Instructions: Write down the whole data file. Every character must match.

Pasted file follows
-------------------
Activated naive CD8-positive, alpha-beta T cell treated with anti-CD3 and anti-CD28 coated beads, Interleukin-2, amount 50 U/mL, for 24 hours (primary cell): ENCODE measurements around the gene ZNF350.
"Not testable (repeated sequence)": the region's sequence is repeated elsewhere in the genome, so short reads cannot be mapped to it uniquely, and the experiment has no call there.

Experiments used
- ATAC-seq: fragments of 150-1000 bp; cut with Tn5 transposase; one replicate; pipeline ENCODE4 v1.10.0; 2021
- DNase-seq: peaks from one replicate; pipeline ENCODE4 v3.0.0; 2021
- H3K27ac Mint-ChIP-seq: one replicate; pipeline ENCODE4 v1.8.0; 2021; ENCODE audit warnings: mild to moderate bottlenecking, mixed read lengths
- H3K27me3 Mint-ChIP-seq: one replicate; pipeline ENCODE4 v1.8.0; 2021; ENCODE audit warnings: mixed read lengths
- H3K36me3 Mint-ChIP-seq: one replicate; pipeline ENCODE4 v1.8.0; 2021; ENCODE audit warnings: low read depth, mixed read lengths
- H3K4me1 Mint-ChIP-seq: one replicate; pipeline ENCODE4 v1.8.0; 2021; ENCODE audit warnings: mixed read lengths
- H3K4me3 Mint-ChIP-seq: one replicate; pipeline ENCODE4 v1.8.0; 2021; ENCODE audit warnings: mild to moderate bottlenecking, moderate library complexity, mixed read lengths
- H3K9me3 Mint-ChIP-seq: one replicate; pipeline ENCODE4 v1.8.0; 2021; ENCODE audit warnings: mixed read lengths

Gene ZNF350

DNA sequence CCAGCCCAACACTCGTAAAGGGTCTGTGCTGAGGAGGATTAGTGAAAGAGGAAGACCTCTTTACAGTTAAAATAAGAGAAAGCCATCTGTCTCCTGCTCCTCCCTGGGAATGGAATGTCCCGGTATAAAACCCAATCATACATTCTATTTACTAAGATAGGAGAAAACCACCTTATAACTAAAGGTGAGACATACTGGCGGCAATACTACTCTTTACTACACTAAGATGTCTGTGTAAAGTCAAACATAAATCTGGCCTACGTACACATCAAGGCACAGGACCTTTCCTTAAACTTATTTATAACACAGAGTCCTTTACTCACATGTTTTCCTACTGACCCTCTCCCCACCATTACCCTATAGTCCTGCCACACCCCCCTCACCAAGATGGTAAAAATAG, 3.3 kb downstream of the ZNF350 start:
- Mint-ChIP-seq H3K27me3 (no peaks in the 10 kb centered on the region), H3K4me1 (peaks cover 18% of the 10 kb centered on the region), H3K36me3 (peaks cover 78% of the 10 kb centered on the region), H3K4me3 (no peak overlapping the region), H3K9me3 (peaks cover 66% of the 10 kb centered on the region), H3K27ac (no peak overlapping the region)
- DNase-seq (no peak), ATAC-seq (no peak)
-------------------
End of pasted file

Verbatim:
Activated naive CD8-positive, alpha-beta T cell treated with anti-CD3 and anti-CD28 coated beads, Interleukin-2, amount 50 U/mL, for 24 hours (primary cell): ENCODE measurements around the gene ZNF350.
"Not testable (repeated sequence)": the region's sequence is repeated elsewhere in the genome, so short reads cannot be mapped to it uniquely, and the experiment has no call there.

Experiments used
- ATAC-seq: fragments of 150-1000 bp; cut with Tn5 transposase; one replicate; pipeline ENCODE4 v1.10.0; 2021
- DNase-seq: peaks from one replicate; pipeline ENCODE4 v3.0.0; 2021
- H3K27ac Mint-ChIP-seq: one replicate; pipeline ENCODE4 v1.8.0; 2021; ENCODE audit warnings: mild to moderate bottlenecking, mixed read lengths
- H3K27me3 Mint-ChIP-seq: one replicate; pipeline ENCODE4 v1.8.0; 2021; ENCODE audit warnings: mixed read lengths
- H3K36me3 Mint-ChIP-seq: one replicate; pipeline ENCODE4 v1.8.0; 2021; ENCODE audit warnings: low read depth, mixed read lengths
- H3K4me1 Mint-ChIP-seq: one replicate; pipeline ENCODE4 v1.8.0; 2021; ENCODE audit warnings: mixed read lengths
- H3K4me3 Mint-ChIP-seq: one replicate; pipeline ENCODE4 v1.8.0; 2021; ENCODE audit warnings: mild to moderate bottlenecking, moderate library complexity, mixed read lengths
- H3K9me3 Mint-ChIP-seq: one replicate; pipeline ENCODE4 v1.8.0; 2021; ENCODE audit warnings: mixed read lengths

Gene ZNF350

DNA sequence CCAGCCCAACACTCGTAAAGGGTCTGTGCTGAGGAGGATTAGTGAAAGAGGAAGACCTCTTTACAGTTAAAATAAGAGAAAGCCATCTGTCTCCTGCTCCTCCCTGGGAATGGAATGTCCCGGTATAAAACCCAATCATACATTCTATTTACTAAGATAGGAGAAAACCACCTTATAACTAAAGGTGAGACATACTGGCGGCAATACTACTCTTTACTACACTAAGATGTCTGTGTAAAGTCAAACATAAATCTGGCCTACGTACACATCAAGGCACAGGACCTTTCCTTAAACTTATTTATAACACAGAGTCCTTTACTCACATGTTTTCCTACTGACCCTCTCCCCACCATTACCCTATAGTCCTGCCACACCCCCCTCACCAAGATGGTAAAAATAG, 3.3 kb downstream of the ZNF350 start:
- Mint-ChIP-seq H3K27me3 (no peaks in the 10 kb centered on the region), H3K4me1 (peaks cover 18% of the 10 kb centered on the region), H3K36me3 (peaks cover 78% of the 10 kb centered on the region), H3K4me3 (no peak overlapping the region), H3K9me3 (peaks cover 66% of the 10 kb centered on the region), H3K27ac (no peak overlapping the region)
- DNase-seq (no peak), ATAC-seq (no peak)